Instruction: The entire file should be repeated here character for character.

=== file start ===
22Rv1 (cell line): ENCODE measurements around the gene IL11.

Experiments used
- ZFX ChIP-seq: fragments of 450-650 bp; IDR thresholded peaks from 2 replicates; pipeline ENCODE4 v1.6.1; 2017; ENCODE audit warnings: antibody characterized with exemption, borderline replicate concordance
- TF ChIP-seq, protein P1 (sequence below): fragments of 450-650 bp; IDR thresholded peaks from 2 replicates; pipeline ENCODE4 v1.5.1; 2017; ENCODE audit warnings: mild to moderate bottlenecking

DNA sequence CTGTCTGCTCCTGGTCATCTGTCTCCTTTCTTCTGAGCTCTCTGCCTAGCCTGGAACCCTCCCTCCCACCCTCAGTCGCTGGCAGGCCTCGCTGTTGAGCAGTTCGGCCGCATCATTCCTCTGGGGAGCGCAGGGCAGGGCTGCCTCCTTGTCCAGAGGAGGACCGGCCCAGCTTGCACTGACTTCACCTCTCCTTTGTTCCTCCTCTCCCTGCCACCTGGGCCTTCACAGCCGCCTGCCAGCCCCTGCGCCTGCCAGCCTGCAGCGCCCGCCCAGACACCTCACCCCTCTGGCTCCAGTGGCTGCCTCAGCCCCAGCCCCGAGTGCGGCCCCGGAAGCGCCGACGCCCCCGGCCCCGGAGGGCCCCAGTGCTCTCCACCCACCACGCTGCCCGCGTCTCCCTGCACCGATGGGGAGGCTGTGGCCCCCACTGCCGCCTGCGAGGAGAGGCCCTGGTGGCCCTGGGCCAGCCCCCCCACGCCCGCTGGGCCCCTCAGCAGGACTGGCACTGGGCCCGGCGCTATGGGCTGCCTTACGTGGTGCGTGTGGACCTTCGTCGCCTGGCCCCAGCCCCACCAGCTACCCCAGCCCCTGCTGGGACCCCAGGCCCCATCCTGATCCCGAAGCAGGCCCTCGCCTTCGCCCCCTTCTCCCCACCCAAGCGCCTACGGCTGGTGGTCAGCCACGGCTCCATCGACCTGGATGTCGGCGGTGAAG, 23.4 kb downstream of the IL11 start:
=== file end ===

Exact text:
22Rv1 (cell line): ENCODE measurements around the gene IL11.

Experiments used
- ZFX ChIP-seq: fragments of 450-650 bp; IDR thresholded peaks from 2 replicates; pipeline ENCODE4 v1.6.1; 2017; ENCODE audit warnings: antibody characterized with exemption, borderline replicate concordance
- TF ChIP-seq, protein P1 (sequence below): fragments of 450-650 bp; IDR thresholded peaks from 2 replicates; pipeline ENCODE4 v1.5.1; 2017; ENCODE audit warnings: mild to moderate bottlenecking

DNA sequence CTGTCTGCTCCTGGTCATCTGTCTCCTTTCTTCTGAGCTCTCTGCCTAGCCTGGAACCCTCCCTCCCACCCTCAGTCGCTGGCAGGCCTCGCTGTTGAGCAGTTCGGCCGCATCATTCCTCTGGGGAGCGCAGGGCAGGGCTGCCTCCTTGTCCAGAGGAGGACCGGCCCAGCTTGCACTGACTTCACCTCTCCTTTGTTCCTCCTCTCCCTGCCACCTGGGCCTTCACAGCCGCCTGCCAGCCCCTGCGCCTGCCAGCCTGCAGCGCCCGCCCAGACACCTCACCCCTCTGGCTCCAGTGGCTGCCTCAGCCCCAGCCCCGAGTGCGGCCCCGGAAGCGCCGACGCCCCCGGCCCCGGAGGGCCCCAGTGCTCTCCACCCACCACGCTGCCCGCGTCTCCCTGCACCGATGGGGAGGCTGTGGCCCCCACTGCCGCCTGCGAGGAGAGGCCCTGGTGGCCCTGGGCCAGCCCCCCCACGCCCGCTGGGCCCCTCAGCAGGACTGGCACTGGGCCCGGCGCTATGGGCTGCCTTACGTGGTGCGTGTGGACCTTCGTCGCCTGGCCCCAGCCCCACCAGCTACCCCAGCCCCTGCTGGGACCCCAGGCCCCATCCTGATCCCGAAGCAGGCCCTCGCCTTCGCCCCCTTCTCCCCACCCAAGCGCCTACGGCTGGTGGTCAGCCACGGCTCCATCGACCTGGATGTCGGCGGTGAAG, 23.4 kb downstream of the IL11 start: